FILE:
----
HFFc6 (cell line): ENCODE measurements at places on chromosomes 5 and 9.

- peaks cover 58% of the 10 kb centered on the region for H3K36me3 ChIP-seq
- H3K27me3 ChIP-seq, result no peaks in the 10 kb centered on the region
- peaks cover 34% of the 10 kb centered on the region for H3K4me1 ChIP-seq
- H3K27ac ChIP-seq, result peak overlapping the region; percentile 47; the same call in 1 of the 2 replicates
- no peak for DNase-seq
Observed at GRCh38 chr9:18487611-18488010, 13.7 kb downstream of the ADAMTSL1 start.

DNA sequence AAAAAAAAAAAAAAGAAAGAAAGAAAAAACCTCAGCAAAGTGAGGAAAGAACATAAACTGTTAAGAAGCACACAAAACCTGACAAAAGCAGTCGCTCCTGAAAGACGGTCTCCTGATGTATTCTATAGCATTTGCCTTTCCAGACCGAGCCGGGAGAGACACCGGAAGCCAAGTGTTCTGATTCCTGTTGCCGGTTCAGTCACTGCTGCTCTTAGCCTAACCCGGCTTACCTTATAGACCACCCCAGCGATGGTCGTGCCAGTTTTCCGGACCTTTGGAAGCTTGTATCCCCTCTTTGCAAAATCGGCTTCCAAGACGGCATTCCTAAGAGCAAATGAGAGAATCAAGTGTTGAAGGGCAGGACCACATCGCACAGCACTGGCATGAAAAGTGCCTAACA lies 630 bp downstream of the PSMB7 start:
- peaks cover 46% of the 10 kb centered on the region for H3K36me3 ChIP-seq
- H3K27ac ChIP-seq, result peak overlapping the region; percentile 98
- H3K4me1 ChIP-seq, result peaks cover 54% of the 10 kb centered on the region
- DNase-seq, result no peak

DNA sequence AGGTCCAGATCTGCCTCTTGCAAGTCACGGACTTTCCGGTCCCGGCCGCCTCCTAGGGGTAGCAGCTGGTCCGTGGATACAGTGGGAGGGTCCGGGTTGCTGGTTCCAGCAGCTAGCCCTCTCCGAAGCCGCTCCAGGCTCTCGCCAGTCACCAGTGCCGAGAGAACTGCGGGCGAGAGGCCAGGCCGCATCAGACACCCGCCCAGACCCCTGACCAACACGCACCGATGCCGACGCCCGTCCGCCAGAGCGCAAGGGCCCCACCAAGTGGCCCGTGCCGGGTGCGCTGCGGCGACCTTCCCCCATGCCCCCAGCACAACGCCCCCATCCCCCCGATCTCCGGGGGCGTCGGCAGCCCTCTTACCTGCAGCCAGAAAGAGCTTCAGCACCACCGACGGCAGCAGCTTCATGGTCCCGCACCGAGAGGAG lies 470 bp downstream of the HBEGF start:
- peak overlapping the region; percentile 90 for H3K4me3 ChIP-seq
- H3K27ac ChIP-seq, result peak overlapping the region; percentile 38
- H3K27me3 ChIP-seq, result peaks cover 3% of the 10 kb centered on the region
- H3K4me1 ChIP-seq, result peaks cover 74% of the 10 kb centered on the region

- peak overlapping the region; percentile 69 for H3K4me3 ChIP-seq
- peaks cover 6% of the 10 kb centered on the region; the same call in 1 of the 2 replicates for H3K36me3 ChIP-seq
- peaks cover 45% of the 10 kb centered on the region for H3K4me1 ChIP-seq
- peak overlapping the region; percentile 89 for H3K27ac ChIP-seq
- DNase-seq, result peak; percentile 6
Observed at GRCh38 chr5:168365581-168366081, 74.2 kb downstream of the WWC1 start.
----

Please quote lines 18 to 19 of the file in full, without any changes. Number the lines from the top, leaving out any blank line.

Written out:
- peak overlapping the region; percentile 69 for H3K4me3 ChIP-seq
- peaks cover 6% of the 10 kb centered on the region; the same call in 1 of the 2 replicates for H3K36me3 ChIP-seq